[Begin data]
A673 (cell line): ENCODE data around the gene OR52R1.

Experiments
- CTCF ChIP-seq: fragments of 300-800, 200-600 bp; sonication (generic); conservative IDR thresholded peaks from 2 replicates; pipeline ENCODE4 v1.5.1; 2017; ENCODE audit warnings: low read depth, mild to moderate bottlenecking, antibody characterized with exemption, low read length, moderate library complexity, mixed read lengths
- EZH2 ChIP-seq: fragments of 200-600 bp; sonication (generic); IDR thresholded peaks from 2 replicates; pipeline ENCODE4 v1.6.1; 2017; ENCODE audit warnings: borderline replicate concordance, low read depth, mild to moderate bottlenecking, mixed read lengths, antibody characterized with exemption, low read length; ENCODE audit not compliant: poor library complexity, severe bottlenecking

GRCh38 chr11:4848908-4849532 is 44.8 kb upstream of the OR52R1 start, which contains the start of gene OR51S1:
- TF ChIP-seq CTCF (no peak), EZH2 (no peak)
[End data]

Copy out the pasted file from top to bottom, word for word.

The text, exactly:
A673 (cell line): ENCODE data around the gene OR52R1.

Experiments
- CTCF ChIP-seq: fragments of 300-800, 200-600 bp; sonication (generic); conservative IDR thresholded peaks from 2 replicates; pipeline ENCODE4 v1.5.1; 2017; ENCODE audit warnings: low read depth, mild to moderate bottlenecking, antibody characterized with exemption, low read length, moderate library complexity, mixed read lengths
- EZH2 ChIP-seq: fragments of 200-600 bp; sonication (generic); IDR thresholded peaks from 2 replicates; pipeline ENCODE4 v1.6.1; 2017; ENCODE audit warnings: borderline replicate concordance, low read depth, mild to moderate bottlenecking, mixed read lengths, antibody characterized with exemption, low read length; ENCODE audit not compliant: poor library complexity, severe bottlenecking

GRCh38 chr11:4848908-4849532 is 44.8 kb upstream of the OR52R1 start, which contains the start of gene OR51S1:
- TF ChIP-seq CTCF (no peak), EZH2 (no peak)